WHAT DOES THE SMALLER STORY LOOK LIKE?
It depends, in part, on the bigger picture or place. It’s incredibly relative. If we’re talking about a field of wildflowers, the smaller story is found in the singles and the small bouquets. It is found in the butterfly feeding on nectar, the caterpillar eating leaves, the birds perching and flying among the sunflowers. It is found in the petals and leaves and ladybugs. If we’re talking about the rural landscapes (common scenes where I live), then it is made up of different elements. It is found in the barns, fences, tractors, farm implements and parts and pieces of all of these. It is found in the fields filled with crops of the region and the season. It is found in the farm animals – cows, horses, goats, chickens – and all that comes with them. Think of the feeding stations, the metal buckets, wooden crates. The smaller story is even found in the farmer and farmhands working the land.
You can find the smaller story, even if you’re most comfortable with the grander landscapes. You just might have to work a little harder if doing so doesn’t come naturally to you. For me, breaking down those scenes is easy. And, the beauty of this approach is that I’m not locked into a timetable of the “best light, best time” scenario. It’s the same for you. All day long, every day, there is something to see and discover and capture. Yes, “great” light is magical, but it isn’t on a menu for us to order up whenever we want it. We need to be able to capture images that speak to us and be in the moment no matter what light we’re given.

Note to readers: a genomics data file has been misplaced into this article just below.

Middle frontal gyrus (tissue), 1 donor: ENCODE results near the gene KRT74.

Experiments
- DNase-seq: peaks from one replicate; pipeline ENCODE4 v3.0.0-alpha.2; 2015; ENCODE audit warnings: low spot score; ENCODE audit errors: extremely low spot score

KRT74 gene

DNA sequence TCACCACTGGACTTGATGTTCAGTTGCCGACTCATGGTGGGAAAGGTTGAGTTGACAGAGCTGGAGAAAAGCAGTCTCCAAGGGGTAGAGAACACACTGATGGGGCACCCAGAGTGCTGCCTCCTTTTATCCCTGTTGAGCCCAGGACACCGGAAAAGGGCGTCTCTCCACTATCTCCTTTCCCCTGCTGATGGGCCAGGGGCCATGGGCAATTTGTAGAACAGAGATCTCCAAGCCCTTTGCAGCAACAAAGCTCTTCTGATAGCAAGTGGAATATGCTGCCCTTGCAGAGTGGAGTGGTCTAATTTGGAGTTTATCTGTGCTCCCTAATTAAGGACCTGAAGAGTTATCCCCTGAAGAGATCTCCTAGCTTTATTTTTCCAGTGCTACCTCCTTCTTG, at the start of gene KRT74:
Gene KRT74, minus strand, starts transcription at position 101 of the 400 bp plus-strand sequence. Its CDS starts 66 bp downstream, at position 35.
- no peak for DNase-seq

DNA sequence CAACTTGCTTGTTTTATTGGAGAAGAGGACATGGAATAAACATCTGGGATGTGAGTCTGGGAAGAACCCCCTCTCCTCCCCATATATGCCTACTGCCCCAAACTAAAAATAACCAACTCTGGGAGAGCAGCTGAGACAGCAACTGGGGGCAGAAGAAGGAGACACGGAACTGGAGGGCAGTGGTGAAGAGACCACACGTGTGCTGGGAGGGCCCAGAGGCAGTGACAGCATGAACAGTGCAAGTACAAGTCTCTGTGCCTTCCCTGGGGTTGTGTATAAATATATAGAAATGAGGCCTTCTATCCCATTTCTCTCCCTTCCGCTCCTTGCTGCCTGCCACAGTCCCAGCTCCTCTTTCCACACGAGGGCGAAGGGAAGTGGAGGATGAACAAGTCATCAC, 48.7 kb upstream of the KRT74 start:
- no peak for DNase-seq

Look for the good stuff. Use the tools we have to add, hold back or change the impact of the given light. Some words of encouragement that follow, and a few practical tips for finding the smaller stories, may help you come away from almost any shooting experience with images that you really like, that surprise you (given what you may have had to work with), and a greater appreciation for the “smalls.” You can do this, and you can learn to do it well.